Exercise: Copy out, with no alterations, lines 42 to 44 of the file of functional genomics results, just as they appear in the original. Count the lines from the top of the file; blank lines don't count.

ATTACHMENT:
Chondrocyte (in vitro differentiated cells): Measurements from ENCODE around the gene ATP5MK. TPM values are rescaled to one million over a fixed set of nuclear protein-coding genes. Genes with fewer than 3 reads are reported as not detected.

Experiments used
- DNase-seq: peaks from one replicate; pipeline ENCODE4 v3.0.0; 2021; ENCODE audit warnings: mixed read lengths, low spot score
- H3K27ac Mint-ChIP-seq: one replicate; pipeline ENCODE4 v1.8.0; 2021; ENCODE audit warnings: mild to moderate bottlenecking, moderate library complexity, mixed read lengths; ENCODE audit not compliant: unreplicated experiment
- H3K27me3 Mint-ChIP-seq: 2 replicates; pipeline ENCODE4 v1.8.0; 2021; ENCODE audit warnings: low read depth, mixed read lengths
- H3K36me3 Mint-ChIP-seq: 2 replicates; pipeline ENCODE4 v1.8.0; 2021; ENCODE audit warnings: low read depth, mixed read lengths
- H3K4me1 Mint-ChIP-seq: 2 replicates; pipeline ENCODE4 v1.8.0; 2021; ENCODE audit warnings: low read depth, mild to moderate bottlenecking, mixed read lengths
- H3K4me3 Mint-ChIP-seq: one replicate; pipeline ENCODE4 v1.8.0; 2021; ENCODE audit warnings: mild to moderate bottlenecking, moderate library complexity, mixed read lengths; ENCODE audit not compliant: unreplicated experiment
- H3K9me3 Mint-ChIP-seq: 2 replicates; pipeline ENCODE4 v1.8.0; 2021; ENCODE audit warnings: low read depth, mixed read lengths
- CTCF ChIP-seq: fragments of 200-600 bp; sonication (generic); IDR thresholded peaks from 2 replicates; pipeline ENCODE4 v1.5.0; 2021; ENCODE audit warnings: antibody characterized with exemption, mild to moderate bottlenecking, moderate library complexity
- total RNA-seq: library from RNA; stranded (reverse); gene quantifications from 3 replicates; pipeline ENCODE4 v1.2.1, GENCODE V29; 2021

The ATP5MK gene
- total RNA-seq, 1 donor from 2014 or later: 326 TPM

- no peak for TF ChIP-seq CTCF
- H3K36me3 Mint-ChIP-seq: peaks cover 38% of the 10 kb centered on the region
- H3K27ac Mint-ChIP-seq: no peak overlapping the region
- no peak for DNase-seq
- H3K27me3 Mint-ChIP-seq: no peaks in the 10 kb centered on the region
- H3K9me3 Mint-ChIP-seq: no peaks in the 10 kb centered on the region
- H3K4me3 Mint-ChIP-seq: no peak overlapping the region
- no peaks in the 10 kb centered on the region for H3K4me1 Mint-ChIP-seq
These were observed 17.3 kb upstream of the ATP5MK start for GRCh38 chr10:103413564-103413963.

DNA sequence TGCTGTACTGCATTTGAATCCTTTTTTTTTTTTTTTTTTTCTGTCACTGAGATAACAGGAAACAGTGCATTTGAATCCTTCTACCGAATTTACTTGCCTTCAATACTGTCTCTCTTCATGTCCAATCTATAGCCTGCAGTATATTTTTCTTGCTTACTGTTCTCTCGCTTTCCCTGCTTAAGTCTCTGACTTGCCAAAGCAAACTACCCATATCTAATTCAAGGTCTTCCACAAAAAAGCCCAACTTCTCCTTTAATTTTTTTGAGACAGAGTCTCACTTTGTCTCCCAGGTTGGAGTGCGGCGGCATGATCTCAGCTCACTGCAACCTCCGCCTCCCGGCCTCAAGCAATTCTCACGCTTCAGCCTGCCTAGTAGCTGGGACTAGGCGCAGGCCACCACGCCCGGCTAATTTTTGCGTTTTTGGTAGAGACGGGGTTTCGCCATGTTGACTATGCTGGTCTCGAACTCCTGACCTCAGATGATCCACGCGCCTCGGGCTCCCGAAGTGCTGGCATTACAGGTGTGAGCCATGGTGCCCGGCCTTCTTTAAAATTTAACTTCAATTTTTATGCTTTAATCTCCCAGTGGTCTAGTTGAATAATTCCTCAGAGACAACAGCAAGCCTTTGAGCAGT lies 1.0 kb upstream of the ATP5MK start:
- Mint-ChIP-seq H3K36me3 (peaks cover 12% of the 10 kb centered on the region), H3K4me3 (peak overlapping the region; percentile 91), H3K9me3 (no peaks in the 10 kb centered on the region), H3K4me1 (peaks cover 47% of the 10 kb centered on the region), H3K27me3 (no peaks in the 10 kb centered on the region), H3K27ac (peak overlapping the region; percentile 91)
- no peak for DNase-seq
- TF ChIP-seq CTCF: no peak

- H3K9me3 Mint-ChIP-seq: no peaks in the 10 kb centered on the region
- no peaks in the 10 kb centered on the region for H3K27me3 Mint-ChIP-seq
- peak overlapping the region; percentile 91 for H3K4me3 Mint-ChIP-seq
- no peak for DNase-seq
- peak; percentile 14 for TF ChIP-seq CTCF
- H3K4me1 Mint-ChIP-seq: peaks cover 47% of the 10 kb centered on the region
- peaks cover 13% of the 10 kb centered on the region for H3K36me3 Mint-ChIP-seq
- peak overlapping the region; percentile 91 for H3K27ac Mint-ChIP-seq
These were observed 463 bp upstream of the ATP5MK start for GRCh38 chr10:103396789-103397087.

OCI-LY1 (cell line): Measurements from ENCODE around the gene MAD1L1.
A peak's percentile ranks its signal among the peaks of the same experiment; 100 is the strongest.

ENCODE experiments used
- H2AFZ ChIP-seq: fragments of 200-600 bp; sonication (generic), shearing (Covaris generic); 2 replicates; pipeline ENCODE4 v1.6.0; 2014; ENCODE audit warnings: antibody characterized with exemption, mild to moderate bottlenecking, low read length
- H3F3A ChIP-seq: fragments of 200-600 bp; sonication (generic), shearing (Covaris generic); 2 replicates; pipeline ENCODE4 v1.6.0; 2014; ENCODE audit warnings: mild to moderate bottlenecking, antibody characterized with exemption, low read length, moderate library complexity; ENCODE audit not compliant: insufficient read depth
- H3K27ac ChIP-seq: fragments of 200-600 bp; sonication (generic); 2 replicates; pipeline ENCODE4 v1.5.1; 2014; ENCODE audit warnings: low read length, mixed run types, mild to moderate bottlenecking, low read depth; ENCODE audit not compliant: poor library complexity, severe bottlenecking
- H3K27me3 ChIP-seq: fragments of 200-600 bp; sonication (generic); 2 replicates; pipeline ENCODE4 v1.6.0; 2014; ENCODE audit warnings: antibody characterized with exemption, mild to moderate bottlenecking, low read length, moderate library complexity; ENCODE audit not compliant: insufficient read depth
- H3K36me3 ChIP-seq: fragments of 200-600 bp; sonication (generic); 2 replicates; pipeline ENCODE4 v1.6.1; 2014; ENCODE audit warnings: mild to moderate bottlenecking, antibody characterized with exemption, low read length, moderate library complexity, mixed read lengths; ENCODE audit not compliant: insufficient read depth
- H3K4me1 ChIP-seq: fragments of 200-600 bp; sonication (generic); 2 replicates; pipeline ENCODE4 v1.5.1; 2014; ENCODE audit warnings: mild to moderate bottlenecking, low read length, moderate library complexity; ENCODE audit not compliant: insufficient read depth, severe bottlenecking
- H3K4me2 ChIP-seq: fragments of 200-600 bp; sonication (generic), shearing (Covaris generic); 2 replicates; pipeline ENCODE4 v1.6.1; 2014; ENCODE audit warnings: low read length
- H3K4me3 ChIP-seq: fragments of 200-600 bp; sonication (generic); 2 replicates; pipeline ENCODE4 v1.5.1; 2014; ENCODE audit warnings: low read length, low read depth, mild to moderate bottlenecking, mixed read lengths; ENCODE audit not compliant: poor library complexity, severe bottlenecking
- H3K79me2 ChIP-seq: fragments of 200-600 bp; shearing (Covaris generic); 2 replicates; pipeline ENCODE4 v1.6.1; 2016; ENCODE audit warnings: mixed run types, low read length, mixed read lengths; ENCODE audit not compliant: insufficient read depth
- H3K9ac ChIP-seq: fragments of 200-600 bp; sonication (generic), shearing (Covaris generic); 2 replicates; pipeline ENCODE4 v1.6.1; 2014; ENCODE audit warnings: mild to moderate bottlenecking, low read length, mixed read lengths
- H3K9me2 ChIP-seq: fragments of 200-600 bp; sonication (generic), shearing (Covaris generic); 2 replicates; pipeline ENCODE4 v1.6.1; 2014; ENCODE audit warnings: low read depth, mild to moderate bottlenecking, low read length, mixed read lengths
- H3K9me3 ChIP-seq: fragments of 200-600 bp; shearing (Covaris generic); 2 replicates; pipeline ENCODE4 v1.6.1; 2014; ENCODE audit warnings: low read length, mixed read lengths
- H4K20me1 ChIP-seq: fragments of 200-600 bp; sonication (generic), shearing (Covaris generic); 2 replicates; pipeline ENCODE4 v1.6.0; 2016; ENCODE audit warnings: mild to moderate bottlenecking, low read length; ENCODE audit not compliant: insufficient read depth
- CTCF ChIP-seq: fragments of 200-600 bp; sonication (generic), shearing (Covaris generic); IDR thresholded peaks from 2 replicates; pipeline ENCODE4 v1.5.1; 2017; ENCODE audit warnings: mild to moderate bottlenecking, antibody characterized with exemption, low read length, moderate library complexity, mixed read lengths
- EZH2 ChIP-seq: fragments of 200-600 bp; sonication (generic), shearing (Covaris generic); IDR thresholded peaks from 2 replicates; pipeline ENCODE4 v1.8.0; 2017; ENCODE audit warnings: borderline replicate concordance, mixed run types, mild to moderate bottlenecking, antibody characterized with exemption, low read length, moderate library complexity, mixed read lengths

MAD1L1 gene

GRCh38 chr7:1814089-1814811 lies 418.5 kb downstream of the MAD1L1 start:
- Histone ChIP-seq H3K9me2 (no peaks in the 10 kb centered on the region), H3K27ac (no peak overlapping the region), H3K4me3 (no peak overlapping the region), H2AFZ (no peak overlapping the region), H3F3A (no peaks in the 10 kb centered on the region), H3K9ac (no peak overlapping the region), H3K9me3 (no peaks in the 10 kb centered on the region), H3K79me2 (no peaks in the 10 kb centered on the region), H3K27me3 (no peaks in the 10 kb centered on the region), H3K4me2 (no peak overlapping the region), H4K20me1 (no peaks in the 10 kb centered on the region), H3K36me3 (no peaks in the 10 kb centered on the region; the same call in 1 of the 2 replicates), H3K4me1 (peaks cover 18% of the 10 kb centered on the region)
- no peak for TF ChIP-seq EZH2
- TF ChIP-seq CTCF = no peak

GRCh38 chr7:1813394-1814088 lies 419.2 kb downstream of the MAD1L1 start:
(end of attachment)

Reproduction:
- H3K27me3 ChIP-seq: fragments of 200-600 bp; sonication (generic); 2 replicates; pipeline ENCODE4 v1.6.0; 2014; ENCODE audit warnings: antibody characterized with exemption, mild to moderate bottlenecking, low read length, moderate library complexity; ENCODE audit not compliant: insufficient read depth
- H3K36me3 ChIP-seq: fragments of 200-600 bp; sonication (generic); 2 replicates; pipeline ENCODE4 v1.6.1; 2014; ENCODE audit warnings: mild to moderate bottlenecking, antibody characterized with exemption, low read length, moderate library complexity, mixed read lengths; ENCODE audit not compliant: insufficient read depth
- H3K4me1 ChIP-seq: fragments of 200-600 bp; sonication (generic); 2 replicates; pipeline ENCODE4 v1.5.1; 2014; ENCODE audit warnings: mild to moderate bottlenecking, low read length, moderate library complexity; ENCODE audit not compliant: insufficient read depth, severe bottlenecking